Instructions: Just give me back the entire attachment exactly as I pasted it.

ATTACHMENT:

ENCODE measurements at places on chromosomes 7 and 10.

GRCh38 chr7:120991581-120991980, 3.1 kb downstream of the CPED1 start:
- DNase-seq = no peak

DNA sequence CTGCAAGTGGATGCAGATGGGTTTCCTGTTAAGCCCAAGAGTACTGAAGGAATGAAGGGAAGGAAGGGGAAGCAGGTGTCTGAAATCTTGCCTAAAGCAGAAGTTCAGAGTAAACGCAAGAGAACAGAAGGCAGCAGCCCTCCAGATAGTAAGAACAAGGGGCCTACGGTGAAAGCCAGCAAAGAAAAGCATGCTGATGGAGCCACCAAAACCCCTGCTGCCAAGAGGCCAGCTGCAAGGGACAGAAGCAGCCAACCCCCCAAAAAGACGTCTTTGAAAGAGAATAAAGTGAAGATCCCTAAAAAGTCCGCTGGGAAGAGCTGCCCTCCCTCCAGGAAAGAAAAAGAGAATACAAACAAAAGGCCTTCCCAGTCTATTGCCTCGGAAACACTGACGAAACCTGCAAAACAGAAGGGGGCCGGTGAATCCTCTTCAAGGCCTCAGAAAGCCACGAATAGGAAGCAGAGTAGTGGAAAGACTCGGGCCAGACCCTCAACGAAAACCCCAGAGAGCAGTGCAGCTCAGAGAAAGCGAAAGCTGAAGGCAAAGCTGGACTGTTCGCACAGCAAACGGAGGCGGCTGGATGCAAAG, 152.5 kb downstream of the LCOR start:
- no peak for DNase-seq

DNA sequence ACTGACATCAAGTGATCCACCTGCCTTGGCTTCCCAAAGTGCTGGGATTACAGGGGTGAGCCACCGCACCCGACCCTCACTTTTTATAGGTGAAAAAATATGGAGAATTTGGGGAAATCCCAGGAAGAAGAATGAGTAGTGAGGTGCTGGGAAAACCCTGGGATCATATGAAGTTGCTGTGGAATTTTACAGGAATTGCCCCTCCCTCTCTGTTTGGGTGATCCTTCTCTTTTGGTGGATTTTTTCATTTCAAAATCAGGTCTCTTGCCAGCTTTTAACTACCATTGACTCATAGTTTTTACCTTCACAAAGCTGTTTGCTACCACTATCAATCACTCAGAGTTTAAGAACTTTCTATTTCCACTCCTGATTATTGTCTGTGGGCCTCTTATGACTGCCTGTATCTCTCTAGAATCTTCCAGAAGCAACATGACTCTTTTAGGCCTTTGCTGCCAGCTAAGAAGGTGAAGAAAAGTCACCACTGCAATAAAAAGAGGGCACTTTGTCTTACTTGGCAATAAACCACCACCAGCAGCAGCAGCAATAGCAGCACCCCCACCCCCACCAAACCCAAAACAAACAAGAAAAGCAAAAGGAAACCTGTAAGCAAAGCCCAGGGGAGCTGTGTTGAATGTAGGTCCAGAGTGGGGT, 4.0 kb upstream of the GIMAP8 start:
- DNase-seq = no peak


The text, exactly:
ENCODE measurements at places on chromosomes 7 and 10.

GRCh38 chr7:120991581-120991980, 3.1 kb downstream of the CPED1 start:
- DNase-seq = no peak

DNA sequence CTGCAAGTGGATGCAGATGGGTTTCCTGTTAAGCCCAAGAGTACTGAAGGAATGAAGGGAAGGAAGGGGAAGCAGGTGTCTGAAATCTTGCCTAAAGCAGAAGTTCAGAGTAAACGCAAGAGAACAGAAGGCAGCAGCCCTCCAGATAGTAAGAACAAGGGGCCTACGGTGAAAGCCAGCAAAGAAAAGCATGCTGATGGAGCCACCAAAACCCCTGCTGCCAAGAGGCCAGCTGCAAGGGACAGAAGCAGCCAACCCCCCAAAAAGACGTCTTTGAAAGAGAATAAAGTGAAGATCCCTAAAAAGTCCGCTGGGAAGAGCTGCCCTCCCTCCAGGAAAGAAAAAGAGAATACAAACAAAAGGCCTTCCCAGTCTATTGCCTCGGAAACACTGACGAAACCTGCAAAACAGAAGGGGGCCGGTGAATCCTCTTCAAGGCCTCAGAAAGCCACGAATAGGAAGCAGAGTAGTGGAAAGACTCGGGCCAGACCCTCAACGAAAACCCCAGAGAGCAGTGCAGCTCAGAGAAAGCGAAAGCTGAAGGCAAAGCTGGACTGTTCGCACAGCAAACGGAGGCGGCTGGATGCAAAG, 152.5 kb downstream of the LCOR start:
- no peak for DNase-seq

DNA sequence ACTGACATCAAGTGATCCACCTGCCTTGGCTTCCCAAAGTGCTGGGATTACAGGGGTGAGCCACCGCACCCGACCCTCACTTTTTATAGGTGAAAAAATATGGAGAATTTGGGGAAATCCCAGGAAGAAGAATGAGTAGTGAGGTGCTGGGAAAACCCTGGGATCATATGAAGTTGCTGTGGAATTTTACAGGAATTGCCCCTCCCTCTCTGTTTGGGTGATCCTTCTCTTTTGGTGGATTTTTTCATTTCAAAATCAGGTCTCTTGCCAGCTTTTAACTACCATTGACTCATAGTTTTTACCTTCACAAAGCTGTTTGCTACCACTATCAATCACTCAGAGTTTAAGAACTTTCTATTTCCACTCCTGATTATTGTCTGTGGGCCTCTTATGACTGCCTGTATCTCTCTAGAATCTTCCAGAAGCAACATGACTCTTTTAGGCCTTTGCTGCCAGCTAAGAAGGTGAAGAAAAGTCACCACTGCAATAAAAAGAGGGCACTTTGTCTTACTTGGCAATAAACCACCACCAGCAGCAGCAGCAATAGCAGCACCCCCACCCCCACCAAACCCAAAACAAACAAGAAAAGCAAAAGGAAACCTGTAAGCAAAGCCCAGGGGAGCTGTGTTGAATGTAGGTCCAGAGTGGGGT, 4.0 kb upstream of the GIMAP8 start:
- DNase-seq = no peak